by Staff Writers
Ankara (AFP) July 3, 2012
Dozens of Syrian soldiers including top officers defected to neighbouring Turkey on Monday, the Anatolia news agency reported.
The 85 soldiers who fled include one general and other senior officials, the agency said, citing local officials.
The latest defections bring to 14 the number of Syrian generals to have crossed into Turkey, abandoning the regime of Syria's President Bashar al-Assad.
The latest group of soldiers crossed into Turkey at Reyhanli, in the south of the country. They were part of a group of 293 people including many women and children.
Turkey is already sheltering more than 35,000 Syria refugees including many deserters from the country's military, which has been carrying out a crackdown on opposition protesters that has been condemned by Western powers.
Tension between the two countries has increased since Syria shot down a Turkish fighter jet last month.
Syria has insisted the aircraft was in its territory when they shot it down, which Turkey has fiercely disputed. The two pilots have not been found.
On Sunday, Turkey scrambled fighter jets after Syrian helicopters flew close to the border.
NATO calls for 'political solution' in Syria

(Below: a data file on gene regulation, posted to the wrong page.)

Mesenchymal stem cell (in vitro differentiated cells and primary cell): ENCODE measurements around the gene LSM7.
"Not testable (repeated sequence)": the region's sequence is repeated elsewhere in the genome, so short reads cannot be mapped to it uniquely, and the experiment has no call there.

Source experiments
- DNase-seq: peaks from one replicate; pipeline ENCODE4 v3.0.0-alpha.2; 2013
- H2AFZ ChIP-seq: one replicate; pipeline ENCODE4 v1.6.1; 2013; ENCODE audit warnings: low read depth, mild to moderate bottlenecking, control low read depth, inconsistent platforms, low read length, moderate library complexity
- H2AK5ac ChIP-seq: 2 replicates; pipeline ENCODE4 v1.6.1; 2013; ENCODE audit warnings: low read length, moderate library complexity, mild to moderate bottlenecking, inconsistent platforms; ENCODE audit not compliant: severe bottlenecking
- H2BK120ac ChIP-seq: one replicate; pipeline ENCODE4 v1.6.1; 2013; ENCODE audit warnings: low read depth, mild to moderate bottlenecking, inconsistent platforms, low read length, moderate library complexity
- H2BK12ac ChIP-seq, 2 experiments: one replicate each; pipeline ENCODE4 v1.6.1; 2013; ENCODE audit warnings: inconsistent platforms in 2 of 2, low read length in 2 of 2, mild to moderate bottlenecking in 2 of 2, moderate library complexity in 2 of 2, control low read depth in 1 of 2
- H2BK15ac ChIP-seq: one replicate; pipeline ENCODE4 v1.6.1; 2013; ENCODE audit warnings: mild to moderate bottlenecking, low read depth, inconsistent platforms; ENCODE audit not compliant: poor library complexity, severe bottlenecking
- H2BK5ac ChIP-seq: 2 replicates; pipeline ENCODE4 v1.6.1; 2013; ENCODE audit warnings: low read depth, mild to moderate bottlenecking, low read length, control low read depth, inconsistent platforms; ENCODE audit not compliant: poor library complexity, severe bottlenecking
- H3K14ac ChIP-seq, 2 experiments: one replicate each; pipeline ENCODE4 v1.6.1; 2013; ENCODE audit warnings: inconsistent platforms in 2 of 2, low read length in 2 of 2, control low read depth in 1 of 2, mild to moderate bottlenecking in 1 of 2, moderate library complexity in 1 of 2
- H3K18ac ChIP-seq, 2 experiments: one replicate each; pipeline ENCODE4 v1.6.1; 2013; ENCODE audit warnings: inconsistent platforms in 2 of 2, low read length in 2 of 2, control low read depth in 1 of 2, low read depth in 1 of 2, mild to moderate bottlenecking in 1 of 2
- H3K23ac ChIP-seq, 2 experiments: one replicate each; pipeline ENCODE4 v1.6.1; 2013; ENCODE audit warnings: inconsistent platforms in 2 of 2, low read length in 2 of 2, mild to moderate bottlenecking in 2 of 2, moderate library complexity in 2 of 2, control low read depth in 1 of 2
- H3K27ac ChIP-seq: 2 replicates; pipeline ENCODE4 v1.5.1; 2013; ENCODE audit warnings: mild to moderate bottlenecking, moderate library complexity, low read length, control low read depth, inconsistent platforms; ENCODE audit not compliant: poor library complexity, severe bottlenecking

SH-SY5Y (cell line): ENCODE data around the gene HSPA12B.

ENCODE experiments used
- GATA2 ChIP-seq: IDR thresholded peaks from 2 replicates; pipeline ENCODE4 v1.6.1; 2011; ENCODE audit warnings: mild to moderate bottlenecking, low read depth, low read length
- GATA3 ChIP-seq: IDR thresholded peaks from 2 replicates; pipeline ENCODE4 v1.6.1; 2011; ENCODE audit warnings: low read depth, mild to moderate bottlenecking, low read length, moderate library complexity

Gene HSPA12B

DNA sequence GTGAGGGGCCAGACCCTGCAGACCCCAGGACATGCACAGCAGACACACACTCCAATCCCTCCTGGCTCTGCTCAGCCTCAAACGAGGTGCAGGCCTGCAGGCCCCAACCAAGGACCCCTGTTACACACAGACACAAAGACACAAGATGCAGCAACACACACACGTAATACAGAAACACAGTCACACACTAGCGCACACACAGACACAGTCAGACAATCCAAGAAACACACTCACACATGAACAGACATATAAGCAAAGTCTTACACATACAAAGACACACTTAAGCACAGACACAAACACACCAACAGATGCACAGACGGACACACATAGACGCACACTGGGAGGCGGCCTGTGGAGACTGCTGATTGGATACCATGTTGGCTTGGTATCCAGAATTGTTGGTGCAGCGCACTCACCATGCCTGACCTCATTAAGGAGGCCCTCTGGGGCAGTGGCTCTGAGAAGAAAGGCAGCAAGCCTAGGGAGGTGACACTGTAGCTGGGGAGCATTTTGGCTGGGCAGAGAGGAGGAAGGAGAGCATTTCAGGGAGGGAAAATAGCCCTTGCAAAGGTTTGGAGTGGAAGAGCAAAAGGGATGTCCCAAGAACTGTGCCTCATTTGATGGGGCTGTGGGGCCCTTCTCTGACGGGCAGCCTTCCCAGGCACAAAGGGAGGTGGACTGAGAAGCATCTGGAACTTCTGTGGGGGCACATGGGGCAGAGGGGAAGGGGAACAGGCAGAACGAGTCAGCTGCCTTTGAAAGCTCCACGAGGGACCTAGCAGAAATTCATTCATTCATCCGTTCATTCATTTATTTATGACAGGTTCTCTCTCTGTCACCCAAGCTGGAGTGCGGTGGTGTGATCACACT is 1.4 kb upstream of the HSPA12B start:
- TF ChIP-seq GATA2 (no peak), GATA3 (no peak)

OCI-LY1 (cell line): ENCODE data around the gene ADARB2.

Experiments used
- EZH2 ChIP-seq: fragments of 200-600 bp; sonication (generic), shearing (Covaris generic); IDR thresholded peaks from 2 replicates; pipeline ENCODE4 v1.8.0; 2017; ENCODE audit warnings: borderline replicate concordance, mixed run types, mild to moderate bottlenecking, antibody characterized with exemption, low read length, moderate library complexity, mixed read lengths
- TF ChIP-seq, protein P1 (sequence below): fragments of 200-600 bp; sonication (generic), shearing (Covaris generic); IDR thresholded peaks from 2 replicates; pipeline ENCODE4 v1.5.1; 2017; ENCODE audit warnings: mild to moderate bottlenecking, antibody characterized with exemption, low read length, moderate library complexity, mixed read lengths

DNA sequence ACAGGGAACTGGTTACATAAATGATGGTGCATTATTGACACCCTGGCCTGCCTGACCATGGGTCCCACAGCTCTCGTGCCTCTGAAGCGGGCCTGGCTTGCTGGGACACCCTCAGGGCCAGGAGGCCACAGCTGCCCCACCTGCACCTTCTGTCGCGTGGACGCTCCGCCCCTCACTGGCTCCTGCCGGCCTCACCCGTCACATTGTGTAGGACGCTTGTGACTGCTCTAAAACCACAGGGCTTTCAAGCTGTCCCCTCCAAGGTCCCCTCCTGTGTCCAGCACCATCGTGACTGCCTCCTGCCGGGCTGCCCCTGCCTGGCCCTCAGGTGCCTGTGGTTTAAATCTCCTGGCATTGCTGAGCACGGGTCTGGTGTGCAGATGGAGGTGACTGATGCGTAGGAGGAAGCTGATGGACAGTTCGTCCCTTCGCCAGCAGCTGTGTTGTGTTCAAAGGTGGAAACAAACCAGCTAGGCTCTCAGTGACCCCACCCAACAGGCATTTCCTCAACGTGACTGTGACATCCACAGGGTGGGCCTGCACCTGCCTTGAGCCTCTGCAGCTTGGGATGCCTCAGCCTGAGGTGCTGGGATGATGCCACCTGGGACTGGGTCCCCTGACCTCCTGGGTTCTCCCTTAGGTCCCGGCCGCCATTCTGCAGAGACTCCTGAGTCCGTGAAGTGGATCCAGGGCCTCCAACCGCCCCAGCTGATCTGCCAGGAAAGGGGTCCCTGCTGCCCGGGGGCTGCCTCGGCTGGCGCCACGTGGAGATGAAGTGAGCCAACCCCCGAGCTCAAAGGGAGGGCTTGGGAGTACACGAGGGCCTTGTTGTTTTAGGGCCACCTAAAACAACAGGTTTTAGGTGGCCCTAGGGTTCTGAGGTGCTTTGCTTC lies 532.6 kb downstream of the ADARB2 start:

"The right response to this crisis remains a political response. And a concerted response by the international community against a regime that has lost all humanity and all legitimacy,' Rassmusen told a news conference.
Welcoming the weekend meeting of the Action Group on Syria in Geneva, the alliance head said "the international community has a duty to put an end" to the conflict "and to do it now".
World powers agreed on Saturday on a plan for a political transition in Syria that could include current regime members.
Russia and China insisted that Syrians must decide how the transition should be carried out rather than allow others to dictate their fate but the West does not see any role for President Bashar al-Assad in a new unity government.
"This conflict has already gone on for too long. It has cost too many lives, and put the stability of the whole region at risk," said Rasmussen.
But he reiterated that NATO has "no intention to intervene militarily".
He also said that "NATO has not received requests for deployment of military assets" and that "NATO as an alliance has no dialogue with opposition groups in Syria".
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